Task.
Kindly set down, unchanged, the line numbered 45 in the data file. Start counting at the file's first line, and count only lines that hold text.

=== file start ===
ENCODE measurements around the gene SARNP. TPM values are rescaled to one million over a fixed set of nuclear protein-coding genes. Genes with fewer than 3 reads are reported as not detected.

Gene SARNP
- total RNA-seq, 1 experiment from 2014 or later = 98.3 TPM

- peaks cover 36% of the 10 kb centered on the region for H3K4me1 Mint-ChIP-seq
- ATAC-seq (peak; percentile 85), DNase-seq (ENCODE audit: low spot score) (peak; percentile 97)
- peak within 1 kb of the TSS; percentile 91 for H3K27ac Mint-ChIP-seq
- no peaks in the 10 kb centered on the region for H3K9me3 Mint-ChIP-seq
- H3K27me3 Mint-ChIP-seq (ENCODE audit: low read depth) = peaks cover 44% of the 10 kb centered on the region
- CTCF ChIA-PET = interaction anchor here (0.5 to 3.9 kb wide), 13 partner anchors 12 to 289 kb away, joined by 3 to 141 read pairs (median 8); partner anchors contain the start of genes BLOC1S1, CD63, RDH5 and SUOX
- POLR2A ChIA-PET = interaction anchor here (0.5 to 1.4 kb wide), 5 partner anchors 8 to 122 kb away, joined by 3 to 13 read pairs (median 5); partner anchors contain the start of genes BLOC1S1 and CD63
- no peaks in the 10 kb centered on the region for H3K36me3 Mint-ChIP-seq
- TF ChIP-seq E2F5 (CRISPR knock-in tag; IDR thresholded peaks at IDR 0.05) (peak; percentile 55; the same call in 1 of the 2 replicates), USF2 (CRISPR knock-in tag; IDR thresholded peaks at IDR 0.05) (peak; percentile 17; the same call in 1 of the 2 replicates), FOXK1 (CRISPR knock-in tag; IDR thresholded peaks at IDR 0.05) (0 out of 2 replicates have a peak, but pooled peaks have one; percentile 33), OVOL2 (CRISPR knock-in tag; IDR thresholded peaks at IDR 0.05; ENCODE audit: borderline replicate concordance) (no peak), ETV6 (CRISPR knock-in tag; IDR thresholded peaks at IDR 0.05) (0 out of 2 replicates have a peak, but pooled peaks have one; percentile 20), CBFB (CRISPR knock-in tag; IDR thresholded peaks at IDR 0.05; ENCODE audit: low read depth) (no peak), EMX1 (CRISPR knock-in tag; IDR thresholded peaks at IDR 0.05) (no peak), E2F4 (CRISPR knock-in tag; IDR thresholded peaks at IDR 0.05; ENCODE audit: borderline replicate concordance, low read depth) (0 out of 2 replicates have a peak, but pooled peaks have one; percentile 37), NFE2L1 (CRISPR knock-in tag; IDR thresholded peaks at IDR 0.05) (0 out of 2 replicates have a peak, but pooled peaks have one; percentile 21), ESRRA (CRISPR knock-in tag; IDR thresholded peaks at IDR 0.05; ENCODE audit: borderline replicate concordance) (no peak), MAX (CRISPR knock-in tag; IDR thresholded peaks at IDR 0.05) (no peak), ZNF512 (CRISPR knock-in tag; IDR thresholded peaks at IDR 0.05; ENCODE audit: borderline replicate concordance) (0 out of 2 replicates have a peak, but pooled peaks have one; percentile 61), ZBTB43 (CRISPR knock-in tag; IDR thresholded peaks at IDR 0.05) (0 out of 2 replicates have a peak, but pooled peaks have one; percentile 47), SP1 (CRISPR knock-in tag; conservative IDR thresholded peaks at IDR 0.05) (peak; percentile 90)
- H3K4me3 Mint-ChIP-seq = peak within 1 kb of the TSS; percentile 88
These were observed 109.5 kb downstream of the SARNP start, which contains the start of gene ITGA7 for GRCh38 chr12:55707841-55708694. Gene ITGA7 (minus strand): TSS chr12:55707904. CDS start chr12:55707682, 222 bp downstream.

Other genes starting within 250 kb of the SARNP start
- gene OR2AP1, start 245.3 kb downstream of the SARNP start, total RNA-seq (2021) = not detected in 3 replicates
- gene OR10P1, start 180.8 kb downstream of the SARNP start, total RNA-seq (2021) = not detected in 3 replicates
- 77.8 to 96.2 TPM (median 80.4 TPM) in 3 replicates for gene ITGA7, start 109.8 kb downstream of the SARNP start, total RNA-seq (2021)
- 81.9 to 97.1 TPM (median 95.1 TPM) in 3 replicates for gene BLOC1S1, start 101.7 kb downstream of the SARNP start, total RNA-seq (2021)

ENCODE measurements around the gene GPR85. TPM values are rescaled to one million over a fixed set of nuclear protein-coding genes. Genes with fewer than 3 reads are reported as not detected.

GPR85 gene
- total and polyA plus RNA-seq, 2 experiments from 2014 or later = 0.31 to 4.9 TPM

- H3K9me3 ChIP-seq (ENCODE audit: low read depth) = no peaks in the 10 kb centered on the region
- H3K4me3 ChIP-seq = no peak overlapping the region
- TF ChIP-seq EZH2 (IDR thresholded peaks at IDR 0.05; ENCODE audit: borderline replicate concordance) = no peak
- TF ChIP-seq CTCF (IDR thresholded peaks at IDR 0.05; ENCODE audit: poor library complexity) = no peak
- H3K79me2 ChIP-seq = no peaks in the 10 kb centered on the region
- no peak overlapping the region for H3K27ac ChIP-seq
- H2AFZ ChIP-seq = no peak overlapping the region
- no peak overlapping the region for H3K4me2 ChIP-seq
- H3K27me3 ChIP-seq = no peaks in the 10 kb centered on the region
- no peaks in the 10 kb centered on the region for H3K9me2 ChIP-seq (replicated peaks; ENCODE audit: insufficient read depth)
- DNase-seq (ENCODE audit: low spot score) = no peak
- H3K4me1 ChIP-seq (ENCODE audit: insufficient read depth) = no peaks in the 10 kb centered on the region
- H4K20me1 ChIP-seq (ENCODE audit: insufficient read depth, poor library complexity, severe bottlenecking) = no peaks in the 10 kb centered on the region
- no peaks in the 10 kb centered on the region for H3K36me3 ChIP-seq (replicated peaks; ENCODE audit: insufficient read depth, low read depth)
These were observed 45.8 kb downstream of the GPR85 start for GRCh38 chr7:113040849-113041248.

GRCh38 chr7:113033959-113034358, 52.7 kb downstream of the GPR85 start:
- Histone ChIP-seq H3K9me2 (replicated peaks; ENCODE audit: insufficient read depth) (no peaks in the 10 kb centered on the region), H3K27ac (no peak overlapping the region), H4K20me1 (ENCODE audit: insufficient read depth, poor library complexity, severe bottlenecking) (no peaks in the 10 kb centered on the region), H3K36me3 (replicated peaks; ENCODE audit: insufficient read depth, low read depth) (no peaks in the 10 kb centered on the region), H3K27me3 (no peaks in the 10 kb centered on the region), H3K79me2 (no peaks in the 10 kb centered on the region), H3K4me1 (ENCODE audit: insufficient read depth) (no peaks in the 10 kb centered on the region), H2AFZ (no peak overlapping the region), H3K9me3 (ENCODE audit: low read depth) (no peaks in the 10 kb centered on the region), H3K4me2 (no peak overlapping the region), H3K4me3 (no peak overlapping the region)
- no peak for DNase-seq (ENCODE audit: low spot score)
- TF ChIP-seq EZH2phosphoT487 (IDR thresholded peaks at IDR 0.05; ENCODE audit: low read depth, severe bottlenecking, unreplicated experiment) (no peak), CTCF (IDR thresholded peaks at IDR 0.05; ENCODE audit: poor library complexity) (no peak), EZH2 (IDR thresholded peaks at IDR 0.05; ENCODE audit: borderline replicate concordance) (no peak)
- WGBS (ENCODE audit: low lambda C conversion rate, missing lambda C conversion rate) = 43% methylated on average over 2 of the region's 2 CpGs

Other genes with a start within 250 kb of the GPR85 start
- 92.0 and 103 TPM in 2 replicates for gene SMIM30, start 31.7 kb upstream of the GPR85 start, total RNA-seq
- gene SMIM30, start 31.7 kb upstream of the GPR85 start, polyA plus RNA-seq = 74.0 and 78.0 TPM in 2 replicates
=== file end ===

- gene SMIM30, start 31.7 kb upstream of the GPR85 start, polyA plus RNA-seq = 74.0 and 78.0 TPM in 2 replicates